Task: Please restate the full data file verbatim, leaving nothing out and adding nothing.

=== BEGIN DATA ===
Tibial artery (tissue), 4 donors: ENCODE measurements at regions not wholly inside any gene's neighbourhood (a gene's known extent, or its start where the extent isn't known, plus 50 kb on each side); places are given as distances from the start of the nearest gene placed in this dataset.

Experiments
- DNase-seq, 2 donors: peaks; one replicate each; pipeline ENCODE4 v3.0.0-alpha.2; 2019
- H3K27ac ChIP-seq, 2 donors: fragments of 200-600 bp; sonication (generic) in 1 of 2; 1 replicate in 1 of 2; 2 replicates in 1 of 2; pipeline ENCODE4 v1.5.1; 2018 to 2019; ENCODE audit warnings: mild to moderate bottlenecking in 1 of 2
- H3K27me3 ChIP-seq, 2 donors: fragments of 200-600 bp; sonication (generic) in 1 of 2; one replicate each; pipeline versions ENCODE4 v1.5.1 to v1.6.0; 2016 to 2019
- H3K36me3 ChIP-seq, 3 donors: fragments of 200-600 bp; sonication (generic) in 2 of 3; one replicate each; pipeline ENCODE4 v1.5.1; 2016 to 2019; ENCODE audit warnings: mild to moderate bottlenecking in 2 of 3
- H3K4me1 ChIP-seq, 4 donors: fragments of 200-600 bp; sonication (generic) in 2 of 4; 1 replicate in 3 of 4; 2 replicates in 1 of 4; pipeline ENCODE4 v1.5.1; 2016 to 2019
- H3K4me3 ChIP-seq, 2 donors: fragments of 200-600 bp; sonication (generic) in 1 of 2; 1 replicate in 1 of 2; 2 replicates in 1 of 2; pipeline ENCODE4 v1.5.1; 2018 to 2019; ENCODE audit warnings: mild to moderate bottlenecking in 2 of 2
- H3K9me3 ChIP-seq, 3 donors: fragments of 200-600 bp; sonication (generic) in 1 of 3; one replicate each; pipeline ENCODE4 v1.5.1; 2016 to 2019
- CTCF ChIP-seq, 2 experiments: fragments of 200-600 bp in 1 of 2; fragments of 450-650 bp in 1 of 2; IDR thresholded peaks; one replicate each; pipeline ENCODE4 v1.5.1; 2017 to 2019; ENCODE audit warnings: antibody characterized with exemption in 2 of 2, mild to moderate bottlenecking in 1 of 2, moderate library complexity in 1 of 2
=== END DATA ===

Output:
Tibial artery (tissue), 4 donors: ENCODE measurements at regions not wholly inside any gene's neighbourhood (a gene's known extent, or its start where the extent isn't known, plus 50 kb on each side); places are given as distances from the start of the nearest gene placed in this dataset.

Experiments
- DNase-seq, 2 donors: peaks; one replicate each; pipeline ENCODE4 v3.0.0-alpha.2; 2019
- H3K27ac ChIP-seq, 2 donors: fragments of 200-600 bp; sonication (generic) in 1 of 2; 1 replicate in 1 of 2; 2 replicates in 1 of 2; pipeline ENCODE4 v1.5.1; 2018 to 2019; ENCODE audit warnings: mild to moderate bottlenecking in 1 of 2
- H3K27me3 ChIP-seq, 2 donors: fragments of 200-600 bp; sonication (generic) in 1 of 2; one replicate each; pipeline versions ENCODE4 v1.5.1 to v1.6.0; 2016 to 2019
- H3K36me3 ChIP-seq, 3 donors: fragments of 200-600 bp; sonication (generic) in 2 of 3; one replicate each; pipeline ENCODE4 v1.5.1; 2016 to 2019; ENCODE audit warnings: mild to moderate bottlenecking in 2 of 3
- H3K4me1 ChIP-seq, 4 donors: fragments of 200-600 bp; sonication (generic) in 2 of 4; 1 replicate in 3 of 4; 2 replicates in 1 of 4; pipeline ENCODE4 v1.5.1; 2016 to 2019
- H3K4me3 ChIP-seq, 2 donors: fragments of 200-600 bp; sonication (generic) in 1 of 2; 1 replicate in 1 of 2; 2 replicates in 1 of 2; pipeline ENCODE4 v1.5.1; 2018 to 2019; ENCODE audit warnings: mild to moderate bottlenecking in 2 of 2
- H3K9me3 ChIP-seq, 3 donors: fragments of 200-600 bp; sonication (generic) in 1 of 3; one replicate each; pipeline ENCODE4 v1.5.1; 2016 to 2019
- CTCF ChIP-seq, 2 experiments: fragments of 200-600 bp in 1 of 2; fragments of 450-650 bp in 1 of 2; IDR thresholded peaks; one replicate each; pipeline ENCODE4 v1.5.1; 2017 to 2019; ENCODE audit warnings: antibody characterized with exemption in 2 of 2, mild to moderate bottlenecking in 1 of 2, moderate library complexity in 1 of 2